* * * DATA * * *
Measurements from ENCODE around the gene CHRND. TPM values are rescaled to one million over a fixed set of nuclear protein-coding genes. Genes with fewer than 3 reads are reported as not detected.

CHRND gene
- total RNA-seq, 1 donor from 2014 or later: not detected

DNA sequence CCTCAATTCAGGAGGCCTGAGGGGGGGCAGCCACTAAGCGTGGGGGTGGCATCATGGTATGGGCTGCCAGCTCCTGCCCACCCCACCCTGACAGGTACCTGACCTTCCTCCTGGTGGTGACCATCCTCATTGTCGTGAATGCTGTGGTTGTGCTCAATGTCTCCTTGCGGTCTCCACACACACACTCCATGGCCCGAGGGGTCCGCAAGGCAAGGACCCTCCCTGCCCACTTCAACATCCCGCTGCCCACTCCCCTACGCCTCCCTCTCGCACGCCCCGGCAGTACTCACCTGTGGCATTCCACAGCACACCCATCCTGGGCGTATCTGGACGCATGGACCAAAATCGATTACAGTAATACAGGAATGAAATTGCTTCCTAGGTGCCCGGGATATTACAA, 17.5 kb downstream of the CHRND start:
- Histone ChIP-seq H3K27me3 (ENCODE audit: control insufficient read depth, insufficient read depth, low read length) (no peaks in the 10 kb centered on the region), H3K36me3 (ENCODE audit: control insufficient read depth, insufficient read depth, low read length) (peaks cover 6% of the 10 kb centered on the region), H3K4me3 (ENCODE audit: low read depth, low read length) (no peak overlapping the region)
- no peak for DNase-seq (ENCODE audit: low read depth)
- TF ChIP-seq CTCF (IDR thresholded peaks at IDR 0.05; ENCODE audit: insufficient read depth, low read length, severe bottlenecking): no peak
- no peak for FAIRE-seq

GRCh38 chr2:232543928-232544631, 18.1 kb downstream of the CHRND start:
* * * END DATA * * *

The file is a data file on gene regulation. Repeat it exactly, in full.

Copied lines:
Measurements from ENCODE around the gene CHRND. TPM values are rescaled to one million over a fixed set of nuclear protein-coding genes. Genes with fewer than 3 reads are reported as not detected.

CHRND gene
- total RNA-seq, 1 donor from 2014 or later: not detected

DNA sequence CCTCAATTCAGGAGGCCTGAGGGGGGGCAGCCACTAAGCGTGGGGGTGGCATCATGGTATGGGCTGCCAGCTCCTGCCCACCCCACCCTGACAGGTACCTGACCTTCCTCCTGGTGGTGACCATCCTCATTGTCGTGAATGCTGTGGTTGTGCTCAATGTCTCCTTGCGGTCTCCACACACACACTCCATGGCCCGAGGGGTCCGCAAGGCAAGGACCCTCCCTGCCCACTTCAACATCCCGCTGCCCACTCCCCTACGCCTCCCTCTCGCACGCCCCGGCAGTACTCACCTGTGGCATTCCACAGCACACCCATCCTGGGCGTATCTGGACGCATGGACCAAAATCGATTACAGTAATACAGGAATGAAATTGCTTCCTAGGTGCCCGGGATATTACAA, 17.5 kb downstream of the CHRND start:
- Histone ChIP-seq H3K27me3 (ENCODE audit: control insufficient read depth, insufficient read depth, low read length) (no peaks in the 10 kb centered on the region), H3K36me3 (ENCODE audit: control insufficient read depth, insufficient read depth, low read length) (peaks cover 6% of the 10 kb centered on the region), H3K4me3 (ENCODE audit: low read depth, low read length) (no peak overlapping the region)
- no peak for DNase-seq (ENCODE audit: low read depth)
- TF ChIP-seq CTCF (IDR thresholded peaks at IDR 0.05; ENCODE audit: insufficient read depth, low read length, severe bottlenecking): no peak
- no peak for FAIRE-seq

GRCh38 chr2:232543928-232544631, 18.1 kb downstream of the CHRND start: